All over Europe, companies are wishing their workers a happy holiday and looking forward to a productive New Year when they return to work in 2018.
In Brexit Britain, there’s a catch. Businesses that rely on European Union countries for labor are concerned that employees will return to their families in continental Europe for Christmas — and stay there.
The pound’s decline since last year’s vote to leave the EU has eroded their wages; there’s uncertainty over their legal status as Britain’s EU departure inches closer; and they may simply feel unwelcome.
It’s already happening. Over the summer, oven manufacturer Aga Rangemaster Ltd. shut its factory in Leamington Spa, central England for two weeks, as it does every year. When it re-opened, just 32 of 50 temporary workers, mostly from Eastern Europe, came back.
“We found that most of the people were back overseas, working mostly in Germany for what is now a really high rate,” said Richard Marchington, sales director at Apex Recruitment, the consultancy Aga used to find the workers. “There’s sentiment behind it as well, which is the fact that these people feel that they’re not wanted in this country.”
‘Sea of Uncertainty’
Even before Britain’s scheduled departure from the EU in March 2019, Brexit’s impact on immigration is clear. Net immigration in the year through June fell by a record 106,000 — data that precedes the anecdotal summer departures.
“This is not a great time of year, because people go home and they think about the future,” said Paul Drechsler, president of the U.K.’s main business lobby, the Confederation of British Industry. “If the future is: ‘I’m repatriating 20 percent less than I was a year ago because of the exchange rate,’ or ‘I might be out of a job in 12 months,’ they will make those sort of choices” — to leave.
“That is happening at a steady pace,” he said. “If you’re 30 years old and thinking of starting a family, you don’t tend to do it in a sea of uncertainty.”
While Drechsler praised an agreement struck this month by Prime Minister Theresa May with her EU counterparts on the rights of each other’s citizens post-Brexit, he also pointed out what May and her ministers have repeatedly stressed: that “nothing’s agreed until everything’s agreed.”
That’s helped make EU residents in Britain “a little more transient,” says Stephen Phipson, chief executive officer of the manufacturing lobby group EEF.
‘Will They Turn Up?’
About 11 percent of Britain’s manufacturing labor comes from EU countries. “The fear was they’ll be going back for Christmas, and are they going to turn up again for work in January?” said Phipson.
May is aware of the issue, and in a visit to Warsaw on Thursday, she sought to reassure the nearly 1 million Poles resident in Britain — the biggest EU contingent — that “they are a strong part of our society, and we want them to stay.” She pledged to enshrine their rights in U.K. law.
One problem for British employers is that with unemployment at historical lows, they’ve come to rely on a wide pool of European labor that the government now wants to restrict. The experience at Aga, which manufactures the iconic cookers that are staples of rural middle-class houses, is far from unique.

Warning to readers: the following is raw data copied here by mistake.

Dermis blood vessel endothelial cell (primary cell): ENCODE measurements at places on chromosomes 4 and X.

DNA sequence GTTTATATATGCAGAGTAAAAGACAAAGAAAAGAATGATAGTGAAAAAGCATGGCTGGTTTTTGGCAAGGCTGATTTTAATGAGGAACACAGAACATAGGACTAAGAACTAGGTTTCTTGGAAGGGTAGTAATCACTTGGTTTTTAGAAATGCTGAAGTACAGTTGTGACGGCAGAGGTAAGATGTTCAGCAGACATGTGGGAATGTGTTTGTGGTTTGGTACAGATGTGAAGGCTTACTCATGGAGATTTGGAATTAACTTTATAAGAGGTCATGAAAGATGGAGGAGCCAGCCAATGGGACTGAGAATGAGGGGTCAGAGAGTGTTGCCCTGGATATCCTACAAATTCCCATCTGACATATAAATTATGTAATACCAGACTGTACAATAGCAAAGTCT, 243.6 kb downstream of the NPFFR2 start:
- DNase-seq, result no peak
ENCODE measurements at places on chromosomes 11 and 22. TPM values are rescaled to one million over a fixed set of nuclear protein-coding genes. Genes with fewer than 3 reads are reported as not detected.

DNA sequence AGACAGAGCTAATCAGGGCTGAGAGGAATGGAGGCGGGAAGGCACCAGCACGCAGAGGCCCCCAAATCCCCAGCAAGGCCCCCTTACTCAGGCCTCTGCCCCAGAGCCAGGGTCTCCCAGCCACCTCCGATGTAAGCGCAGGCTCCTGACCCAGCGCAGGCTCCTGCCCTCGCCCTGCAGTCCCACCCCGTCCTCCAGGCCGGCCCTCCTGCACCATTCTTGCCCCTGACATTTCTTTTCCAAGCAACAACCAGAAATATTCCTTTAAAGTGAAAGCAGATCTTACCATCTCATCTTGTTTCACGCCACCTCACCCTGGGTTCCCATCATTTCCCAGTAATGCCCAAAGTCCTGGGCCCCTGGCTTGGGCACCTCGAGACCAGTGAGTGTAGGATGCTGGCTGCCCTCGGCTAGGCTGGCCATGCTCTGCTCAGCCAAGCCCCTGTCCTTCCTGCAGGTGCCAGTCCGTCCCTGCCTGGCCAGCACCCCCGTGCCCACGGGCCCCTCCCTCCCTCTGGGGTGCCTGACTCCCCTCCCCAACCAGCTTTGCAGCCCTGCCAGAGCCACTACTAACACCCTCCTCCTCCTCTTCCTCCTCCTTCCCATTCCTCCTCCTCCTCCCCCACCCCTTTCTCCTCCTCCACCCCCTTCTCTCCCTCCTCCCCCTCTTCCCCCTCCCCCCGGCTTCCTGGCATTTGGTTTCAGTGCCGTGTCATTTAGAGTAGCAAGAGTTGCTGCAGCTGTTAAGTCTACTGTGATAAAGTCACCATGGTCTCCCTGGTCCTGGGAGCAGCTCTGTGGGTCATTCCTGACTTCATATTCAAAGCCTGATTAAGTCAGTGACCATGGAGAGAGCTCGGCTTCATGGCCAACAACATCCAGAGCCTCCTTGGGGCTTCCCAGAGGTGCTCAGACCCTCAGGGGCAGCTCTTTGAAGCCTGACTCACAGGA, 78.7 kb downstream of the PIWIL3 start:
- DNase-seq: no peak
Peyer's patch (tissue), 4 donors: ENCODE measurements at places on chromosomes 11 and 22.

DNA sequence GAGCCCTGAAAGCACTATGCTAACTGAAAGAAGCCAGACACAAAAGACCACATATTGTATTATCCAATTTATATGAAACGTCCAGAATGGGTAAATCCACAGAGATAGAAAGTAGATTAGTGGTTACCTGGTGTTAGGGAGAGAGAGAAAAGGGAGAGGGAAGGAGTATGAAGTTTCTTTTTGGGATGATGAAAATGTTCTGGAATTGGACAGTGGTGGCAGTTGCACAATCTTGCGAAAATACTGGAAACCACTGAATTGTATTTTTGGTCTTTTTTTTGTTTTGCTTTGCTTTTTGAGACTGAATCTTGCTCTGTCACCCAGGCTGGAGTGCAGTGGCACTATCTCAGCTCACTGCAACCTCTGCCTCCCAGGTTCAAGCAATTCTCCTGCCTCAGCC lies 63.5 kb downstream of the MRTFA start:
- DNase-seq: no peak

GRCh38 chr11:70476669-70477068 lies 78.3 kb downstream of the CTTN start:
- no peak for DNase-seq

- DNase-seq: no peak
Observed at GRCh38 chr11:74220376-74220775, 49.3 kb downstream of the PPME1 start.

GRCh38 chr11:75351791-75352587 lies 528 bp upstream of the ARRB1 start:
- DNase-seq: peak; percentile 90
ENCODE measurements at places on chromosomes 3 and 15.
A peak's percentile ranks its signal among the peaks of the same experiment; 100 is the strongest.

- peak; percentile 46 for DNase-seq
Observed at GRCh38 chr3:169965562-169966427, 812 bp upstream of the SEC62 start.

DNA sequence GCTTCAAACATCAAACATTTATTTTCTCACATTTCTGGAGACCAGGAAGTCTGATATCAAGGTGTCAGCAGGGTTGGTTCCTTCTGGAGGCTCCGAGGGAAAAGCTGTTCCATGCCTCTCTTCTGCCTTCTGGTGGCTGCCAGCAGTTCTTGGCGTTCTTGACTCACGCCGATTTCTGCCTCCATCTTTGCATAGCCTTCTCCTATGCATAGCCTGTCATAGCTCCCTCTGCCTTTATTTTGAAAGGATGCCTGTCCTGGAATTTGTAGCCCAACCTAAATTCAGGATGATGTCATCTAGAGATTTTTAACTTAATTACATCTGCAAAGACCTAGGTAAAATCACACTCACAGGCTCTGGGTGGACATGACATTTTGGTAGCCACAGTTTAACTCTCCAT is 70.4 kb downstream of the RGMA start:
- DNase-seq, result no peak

Drechsler listed industries including construction, health care and agriculture as areas for concern. In Cornwall, southwest England, the local administration last month warned of “crops rotting in fields” after it found that farm staffing levels had fallen to 65 percent. And over the summer, hotels in Bournemouth on the south coast struggled to fill staff vacancies, according to British Chamber of Commerce Director General Adam Marshall.
In hospitality, finding enough British workers has been a problem for decades, according to David Myskow, general manager of the Holiday Inn at Kenilworth, central England. “They don’t want to clean bedrooms,” he said. “They don’t want to wait on tables.”
‘Costing Them Money’
Myskow runs franchises of Starbucks and the Marco Pierre White restaurant out of the same building as Holiday Inn, employing about 100 people. Since the referendum, his EU contingent has dropped to 32 workers from 40, as some workers found “it wasn’t worth their while coming here.” He’s now trying to fill vacancies through programs to get people with disabilities into work.
At Aga, while Apex managed to fill most of the roles, it was “a slog” because many British temporary workers “say they’re O.K. for it and then don’t show up,” said Marchington.
He said many of his customers are now seeking to replace workers with machines. “They’re investing in technology and automation more, because they’re having to,” Marchington said. “It’s costing them so much money not to have the unskilled labor.”
Such plans typically envisage a 3- to 5-year transition, Marchington said. They could make the U.K. more productive once they’re complete. The problem is in the shorter term. “You can’t just do that overnight,” Marchington said. “That’s the issue, and that could cause a dip in the economy.”